It’s also worth noting that, with a couple rare exceptions, DMX never attempted to court crossover by having a big-name guest perform the chorus to his single, or by contributing guest verses of his own to pop stars’ new releases. He did feature R&B hitmakers Faith Evans and Sisqo on a couple of his singles (“How’s It Goin’ Down” and 2000’s “What You Want,” respectively), but both singers were mostly kept to backing vocals, with the primary hooks still coming from X. And while he did appear on his Romeo Must Die co-star Aaliyah’s “Come Back in One Piece” single from that movie’s soundtrack, that song was so dramatically overshadowed by the project’s lead single (Aaliyah’s solo “Try Again,” her lone Hot 100 topper) that it never even cracked the Hot 100. If DMX had more fully embraced the crossover collab — like fellow gruff-voiced NY rapper Ja Rule did in the early 21st century, leading to a trio of Hot 100 leaders alongside the likes of Jennifer Lopez and Ashanti — he almost certainly would have found much greater success on the chart.
But then again, he didn’t really need it. Although DMX’s singles weren’t always in heavy rotation on FM, their videos were unmissable on MTV — back when the channel still served as America’s most powerful radio station — with the rapper being only slightly less ubiquitous than the TRL pop superstars of the era, a nominee at the Video Music Awards every year between 1999 and 2002. Many of his songs also became unavoidable in movie trailers for film vehicles of his like Exit Wounds (“No Sunshine”) and Cradle 2 the Grave (“X Gon’ Give It to Ya”), the latter of which was also one of several hits of his to be revived by later film usage, thanks to its placement in the MCU blockbuster Deadpool. DMX’s success was simply part of a shift in hip-hop’s evolution, away from radio hits being the lifeblood and greatest barometer of mainstream success, and towards rappers not necessarily needing to cross over to pop to reliably sell millions of albums and serve as the faces of the genre.
Of course, with DMX’s recent death resulting in a tremendous spike in consumption for his best-remembered songs (streams are up 928% for his catalogue over last Friday and Saturday, April 9-10, according to initial reports to MRC Data), it begs the question of if some of these enduring hits might receive belated recognition on the Hot 100. In particular, his instantly recognizable 1998 classic “Ruff Ryders’ Anthem” appears headed for the greatest sales and streaming gains among X singles this week, with 11.72 million streams across April 9-11.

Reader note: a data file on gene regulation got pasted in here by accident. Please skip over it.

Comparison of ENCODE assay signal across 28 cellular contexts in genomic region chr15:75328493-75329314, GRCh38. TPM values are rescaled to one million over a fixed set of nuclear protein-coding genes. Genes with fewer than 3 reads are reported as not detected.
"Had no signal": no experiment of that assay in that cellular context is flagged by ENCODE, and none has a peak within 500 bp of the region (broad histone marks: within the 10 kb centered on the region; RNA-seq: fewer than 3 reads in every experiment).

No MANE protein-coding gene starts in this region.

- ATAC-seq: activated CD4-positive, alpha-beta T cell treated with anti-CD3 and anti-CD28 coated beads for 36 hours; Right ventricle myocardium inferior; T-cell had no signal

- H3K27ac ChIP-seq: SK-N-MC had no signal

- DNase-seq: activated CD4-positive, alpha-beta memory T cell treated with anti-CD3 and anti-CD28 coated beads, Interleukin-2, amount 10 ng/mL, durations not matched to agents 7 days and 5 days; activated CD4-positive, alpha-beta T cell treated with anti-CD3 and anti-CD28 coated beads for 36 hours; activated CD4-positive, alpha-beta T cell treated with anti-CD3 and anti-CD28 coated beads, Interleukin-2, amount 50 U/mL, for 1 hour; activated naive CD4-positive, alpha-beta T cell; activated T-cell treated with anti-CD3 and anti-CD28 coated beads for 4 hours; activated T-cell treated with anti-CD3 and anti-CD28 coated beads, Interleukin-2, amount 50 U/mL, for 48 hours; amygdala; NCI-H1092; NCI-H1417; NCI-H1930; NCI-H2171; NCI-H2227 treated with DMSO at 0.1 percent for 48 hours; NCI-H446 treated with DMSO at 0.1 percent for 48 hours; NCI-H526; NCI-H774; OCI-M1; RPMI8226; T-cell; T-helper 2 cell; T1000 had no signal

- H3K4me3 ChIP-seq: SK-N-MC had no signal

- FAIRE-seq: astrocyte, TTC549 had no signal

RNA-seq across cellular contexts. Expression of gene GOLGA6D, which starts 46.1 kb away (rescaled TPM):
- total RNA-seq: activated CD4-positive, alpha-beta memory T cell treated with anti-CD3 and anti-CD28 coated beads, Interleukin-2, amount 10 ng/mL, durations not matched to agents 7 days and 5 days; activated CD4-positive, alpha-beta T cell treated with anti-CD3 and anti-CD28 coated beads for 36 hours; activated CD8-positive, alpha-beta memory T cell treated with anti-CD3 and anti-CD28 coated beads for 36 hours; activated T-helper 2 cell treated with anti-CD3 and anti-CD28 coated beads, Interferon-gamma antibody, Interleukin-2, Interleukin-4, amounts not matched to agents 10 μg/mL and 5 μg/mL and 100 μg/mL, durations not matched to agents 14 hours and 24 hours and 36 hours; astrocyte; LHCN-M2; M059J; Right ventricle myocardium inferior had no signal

However, “Anthem” faces something of an uphill battle to reappear on the Hot 100 this week. Billboard rules for the chart dictate that the song, as a catalogue title, will need to rank in the top 50 to qualify for re-entry, and the song will face heavy competition from the 26-song tracklist of Taylor Swift’s Friday-released Fearless (Taylor’s Version), which is performing very well on streaming, as well as the chart’s weekly array of usual hits. And the song is hardly trending in the right direction currently; while “Anthem” ranked in the top five on the realtime charts for iTunes and Apple Music for pretty much all of last weekend, it’s since slipped on both charts, with consumption inevitably fading the further in the chart week we get from DMX’s death. Nonetheless, the song should have a solid chance to re-chart on the Hot 100, thanks to its strong early-chart-week performance.
Even if the rapper doesn’t end up reappearing on the Hot 100 the week following his death, however, he may still be a factor down the line — as reports of an imminent posthumous DMX album have surfaced, with Ruff Ryders CEO Darrin “Dee” Dean calling the upcoming set “special” in a recent TV interview. X himself had discussed the new album on Revolt TV earlier this year, citing an impressive guest list that included the late New York great Pop Smoke — as close to a modern rap analog as exists for DMX, and one who achieved stunning Hot 100 success last year with his own posthumous set, Shoot For the Stars, Aim For the Moon. While it’s unclear if a new DMX release could put up similar numbers, given the decades that have passed since his commercial peak, it certainly remains a possibility that the rapper could receive the Hot 100 validation for his impact following his death that he only sporadically received in his life.